Countryside rejects takeover offer

While Countryside’s share price has been sliding over the past year, Inclusive Capital (In-Cap) has built up a 9.2% stake. Now it wants to take the London Stock Exchange listed company private.

In-Cap has twice quietly approached the Countryside board in the past couple of weeks suggesting a takeover deal – and has twice been rebuffed. Now it has gone public.

“The In-Cap team believes that Countryside shareholders deserve the opportunity to decide on the merits of any offer, and that if an approach is made in good faith, the Countryside board should act in the interests of its shareholders by engaging with the potential offeror and not deny its shareholders this opportunity,” it said today.

It is offering to pay 295 pence per share – an adjusted premium of 31% above Countryside’s Friday closing share price of 238 pence.

Countryside’s share price reached 570 pence last summer and started 2022 at around 450 pence

Jeffrey Ubben, founder and managing partner of In-Cap, said: “Countryside looks to regenerate areas, and through its mixed-tenure approach supports communities, by developing and building affordable homes for rent and for sale next to higher priced private homes. In working with land owners, housing associations and government authorities, Countryside seeks to address an acute need for high quality affordable housing in the UK. We believe Countryside’s success is linked to this need and also will be the source of future growth.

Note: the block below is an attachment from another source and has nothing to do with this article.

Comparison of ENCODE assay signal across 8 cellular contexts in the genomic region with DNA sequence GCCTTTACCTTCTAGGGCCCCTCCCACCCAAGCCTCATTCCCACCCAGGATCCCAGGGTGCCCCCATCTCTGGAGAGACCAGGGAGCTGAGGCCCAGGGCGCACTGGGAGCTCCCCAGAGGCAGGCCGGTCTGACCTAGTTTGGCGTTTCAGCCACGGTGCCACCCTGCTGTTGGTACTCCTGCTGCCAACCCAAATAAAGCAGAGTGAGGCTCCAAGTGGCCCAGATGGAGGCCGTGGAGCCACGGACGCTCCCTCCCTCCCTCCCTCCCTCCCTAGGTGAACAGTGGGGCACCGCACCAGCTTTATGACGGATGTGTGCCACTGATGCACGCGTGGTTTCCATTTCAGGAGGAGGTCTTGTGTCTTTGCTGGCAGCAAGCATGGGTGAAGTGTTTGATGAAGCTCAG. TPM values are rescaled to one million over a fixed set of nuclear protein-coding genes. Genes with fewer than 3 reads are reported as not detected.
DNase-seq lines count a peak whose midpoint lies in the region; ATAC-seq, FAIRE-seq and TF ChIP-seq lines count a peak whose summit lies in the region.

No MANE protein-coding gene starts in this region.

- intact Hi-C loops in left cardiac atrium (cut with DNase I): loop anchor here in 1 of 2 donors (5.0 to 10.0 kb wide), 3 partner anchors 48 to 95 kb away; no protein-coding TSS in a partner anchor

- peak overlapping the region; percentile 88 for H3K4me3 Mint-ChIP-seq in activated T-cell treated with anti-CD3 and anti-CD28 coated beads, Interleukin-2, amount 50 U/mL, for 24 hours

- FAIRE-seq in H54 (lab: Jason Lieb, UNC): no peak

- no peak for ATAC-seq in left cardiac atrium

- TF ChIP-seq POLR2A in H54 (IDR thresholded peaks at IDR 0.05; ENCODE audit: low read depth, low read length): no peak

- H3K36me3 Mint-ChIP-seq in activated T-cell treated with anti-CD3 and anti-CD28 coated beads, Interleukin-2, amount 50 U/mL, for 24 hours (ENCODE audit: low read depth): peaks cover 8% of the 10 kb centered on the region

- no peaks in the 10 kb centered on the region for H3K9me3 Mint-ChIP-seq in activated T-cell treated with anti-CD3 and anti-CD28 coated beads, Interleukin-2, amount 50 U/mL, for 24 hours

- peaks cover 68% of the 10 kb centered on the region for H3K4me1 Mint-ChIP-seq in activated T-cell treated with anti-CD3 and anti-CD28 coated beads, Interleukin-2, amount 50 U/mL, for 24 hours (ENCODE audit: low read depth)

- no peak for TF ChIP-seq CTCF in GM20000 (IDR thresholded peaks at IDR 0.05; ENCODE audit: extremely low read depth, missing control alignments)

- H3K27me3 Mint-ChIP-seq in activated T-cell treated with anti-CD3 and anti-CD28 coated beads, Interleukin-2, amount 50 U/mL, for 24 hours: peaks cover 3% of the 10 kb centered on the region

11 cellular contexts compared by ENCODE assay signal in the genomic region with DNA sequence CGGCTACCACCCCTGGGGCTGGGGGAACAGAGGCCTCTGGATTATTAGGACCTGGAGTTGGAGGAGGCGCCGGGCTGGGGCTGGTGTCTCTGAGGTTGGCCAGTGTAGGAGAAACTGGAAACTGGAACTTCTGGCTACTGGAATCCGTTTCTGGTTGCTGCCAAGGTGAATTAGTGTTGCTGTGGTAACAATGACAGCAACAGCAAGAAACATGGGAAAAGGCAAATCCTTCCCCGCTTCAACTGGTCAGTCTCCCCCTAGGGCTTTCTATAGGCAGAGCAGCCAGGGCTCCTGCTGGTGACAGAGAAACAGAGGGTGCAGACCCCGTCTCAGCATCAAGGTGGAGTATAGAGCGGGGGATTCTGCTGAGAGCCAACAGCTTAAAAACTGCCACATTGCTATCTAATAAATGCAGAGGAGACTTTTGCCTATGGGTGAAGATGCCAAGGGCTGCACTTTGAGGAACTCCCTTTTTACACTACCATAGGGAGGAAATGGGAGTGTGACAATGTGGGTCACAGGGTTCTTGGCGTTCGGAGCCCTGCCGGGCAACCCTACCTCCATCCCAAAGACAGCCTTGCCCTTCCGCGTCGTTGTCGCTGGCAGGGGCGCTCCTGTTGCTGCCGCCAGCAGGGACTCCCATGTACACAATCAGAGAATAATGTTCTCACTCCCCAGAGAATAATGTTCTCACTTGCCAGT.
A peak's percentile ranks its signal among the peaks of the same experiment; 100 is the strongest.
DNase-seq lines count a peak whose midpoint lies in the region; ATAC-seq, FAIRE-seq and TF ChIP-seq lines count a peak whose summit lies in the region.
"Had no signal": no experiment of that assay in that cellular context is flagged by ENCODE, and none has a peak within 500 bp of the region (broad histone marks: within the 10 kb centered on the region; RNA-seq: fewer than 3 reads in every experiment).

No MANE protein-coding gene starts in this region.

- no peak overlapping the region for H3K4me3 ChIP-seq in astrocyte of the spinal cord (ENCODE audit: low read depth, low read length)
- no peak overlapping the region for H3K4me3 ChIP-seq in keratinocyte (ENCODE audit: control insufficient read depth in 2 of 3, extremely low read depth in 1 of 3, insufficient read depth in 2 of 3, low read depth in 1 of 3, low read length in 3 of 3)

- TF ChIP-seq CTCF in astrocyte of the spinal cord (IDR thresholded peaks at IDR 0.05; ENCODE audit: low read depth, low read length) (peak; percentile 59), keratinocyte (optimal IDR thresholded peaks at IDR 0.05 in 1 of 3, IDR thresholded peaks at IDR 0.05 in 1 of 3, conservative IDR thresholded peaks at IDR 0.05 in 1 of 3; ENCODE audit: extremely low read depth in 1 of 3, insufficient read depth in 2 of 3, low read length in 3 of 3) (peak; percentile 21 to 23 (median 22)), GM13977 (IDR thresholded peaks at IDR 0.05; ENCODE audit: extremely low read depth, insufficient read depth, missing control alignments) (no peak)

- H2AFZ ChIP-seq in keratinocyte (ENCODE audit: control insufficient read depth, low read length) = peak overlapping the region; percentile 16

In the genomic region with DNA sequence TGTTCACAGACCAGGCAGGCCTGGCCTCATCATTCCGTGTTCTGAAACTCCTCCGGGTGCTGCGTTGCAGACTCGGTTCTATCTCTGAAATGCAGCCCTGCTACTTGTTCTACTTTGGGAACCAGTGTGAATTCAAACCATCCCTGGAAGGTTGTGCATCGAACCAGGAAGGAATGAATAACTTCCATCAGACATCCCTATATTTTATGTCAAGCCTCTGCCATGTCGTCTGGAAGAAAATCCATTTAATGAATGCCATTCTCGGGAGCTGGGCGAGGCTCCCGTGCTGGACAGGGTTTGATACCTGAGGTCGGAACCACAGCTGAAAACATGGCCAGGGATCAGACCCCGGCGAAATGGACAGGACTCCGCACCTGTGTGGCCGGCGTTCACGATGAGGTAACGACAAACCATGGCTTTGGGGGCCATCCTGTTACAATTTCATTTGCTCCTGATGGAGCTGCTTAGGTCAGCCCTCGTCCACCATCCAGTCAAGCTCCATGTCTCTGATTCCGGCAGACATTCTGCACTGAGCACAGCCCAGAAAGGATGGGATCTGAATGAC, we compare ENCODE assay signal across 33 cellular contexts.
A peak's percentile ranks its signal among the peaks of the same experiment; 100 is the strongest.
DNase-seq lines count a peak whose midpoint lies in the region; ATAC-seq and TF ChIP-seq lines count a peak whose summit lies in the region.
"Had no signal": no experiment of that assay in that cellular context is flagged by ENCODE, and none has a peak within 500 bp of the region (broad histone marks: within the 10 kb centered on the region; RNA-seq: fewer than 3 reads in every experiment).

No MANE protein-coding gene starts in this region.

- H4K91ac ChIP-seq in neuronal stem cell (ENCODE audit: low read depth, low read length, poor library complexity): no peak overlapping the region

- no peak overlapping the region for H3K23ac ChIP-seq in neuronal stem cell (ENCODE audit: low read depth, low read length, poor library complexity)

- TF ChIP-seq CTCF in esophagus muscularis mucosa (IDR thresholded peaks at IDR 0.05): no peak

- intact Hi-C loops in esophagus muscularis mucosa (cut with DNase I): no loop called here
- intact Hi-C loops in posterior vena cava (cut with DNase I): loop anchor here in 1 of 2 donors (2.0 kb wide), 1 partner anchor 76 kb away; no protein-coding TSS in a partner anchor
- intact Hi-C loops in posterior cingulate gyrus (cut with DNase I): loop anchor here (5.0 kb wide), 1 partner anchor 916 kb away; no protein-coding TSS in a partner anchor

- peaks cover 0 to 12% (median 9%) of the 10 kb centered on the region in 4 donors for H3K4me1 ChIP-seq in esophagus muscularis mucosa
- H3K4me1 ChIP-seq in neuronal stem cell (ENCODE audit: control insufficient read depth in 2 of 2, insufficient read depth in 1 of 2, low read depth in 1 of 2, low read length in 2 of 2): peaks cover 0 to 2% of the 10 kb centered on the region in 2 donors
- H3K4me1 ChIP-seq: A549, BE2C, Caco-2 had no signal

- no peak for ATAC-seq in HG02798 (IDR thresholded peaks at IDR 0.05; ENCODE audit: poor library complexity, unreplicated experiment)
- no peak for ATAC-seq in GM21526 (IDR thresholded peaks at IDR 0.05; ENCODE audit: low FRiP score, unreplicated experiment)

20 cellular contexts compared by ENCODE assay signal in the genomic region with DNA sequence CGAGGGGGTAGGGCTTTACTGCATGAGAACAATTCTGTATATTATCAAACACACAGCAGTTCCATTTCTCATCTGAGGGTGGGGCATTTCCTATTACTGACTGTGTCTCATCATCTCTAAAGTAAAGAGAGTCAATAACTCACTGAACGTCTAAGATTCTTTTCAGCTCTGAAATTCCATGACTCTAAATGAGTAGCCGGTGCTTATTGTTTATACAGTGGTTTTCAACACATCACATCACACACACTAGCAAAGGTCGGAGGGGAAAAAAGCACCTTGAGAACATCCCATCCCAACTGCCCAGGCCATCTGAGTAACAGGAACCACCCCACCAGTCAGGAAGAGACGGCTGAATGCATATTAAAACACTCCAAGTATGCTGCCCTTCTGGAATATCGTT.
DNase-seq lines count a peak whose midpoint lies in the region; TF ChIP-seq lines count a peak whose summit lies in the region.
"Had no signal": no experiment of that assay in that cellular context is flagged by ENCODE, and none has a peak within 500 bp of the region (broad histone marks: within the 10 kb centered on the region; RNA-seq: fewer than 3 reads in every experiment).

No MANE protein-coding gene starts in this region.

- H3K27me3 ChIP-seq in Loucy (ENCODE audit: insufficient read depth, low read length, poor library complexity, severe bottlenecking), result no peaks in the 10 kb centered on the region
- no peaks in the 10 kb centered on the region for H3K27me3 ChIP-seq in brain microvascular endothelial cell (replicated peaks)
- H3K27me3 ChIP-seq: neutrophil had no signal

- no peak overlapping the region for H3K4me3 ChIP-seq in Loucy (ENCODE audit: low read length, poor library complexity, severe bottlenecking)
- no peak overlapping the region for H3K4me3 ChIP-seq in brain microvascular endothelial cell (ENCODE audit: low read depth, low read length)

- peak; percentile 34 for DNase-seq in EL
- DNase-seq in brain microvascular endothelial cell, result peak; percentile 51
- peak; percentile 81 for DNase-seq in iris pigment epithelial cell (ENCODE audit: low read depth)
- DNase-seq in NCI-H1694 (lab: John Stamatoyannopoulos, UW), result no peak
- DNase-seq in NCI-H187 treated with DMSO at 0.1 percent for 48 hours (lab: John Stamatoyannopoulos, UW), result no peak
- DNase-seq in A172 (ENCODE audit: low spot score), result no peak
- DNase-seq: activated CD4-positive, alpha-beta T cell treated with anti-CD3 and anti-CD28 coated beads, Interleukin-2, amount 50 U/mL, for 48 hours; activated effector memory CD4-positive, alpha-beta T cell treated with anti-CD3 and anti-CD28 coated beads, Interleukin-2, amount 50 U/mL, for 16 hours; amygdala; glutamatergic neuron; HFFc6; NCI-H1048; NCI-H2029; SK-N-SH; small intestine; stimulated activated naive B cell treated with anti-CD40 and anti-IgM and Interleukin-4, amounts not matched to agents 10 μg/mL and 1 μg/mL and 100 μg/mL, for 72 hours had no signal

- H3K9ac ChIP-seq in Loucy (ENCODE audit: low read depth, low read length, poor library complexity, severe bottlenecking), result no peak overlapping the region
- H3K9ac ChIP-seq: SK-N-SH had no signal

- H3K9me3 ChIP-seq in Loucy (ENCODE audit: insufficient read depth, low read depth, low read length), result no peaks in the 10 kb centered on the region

“In-Cap was founded to support businesses which generate positive impact on the environment and society. We believe Countryside is meeting a critical societal need and as a holder of approximately 9% of the issued share capital of Countryside, In-Cap believes Countryside is best positioned to serve this role and to succeed as a private company under ownership of investors with a long-term investment approach.” 

He continued: “In contrast, the board of directors of Countryside has presided over the flawed acquisition of Westleigh in 2018, a dilutive equity financing in 2020, and the appointment of a chief executive officer with little to no prior public company executive experience that oversaw overly ambitious expansion into new geographies and investment into excess manufacturing capacity that is now generating losses.”

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